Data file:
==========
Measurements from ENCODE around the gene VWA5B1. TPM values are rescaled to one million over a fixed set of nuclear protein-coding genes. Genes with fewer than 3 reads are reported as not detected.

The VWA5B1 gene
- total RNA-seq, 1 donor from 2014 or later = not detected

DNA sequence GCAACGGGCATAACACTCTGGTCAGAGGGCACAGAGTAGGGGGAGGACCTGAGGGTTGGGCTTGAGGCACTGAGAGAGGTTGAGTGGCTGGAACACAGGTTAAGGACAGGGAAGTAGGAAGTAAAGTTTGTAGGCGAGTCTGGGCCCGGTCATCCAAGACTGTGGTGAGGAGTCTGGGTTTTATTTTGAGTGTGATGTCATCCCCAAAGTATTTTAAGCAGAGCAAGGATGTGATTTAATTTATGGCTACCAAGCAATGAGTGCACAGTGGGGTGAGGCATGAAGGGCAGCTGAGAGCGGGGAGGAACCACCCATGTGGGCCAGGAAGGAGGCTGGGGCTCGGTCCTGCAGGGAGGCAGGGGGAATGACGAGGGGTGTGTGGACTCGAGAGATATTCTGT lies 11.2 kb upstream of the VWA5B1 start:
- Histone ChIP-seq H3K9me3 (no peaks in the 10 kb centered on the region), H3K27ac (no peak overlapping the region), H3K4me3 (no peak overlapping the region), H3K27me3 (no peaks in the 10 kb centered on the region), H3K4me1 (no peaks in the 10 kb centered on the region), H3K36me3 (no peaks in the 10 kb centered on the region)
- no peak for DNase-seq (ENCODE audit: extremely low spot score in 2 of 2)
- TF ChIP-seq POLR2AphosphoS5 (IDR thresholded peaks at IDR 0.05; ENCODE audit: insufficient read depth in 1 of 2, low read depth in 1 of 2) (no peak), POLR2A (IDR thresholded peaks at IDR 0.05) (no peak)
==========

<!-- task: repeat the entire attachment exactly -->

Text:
Measurements from ENCODE around the gene VWA5B1. TPM values are rescaled to one million over a fixed set of nuclear protein-coding genes. Genes with fewer than 3 reads are reported as not detected.

The VWA5B1 gene
- total RNA-seq, 1 donor from 2014 or later = not detected

DNA sequence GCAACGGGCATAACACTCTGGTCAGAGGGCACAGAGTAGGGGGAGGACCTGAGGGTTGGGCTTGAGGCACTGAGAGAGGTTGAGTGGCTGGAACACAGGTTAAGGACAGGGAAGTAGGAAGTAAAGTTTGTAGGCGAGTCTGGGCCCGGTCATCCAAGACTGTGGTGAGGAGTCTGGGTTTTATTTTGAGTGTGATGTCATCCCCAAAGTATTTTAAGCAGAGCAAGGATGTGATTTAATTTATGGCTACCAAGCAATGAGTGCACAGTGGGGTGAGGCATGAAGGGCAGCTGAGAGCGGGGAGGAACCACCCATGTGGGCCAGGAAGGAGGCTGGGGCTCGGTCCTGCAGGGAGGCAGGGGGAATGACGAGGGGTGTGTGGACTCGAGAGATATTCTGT lies 11.2 kb upstream of the VWA5B1 start:
- Histone ChIP-seq H3K9me3 (no peaks in the 10 kb centered on the region), H3K27ac (no peak overlapping the region), H3K4me3 (no peak overlapping the region), H3K27me3 (no peaks in the 10 kb centered on the region), H3K4me1 (no peaks in the 10 kb centered on the region), H3K36me3 (no peaks in the 10 kb centered on the region)
- no peak for DNase-seq (ENCODE audit: extremely low spot score in 2 of 2)
- TF ChIP-seq POLR2AphosphoS5 (IDR thresholded peaks at IDR 0.05; ENCODE audit: insufficient read depth in 1 of 2, low read depth in 1 of 2) (no peak), POLR2A (IDR thresholded peaks at IDR 0.05) (no peak)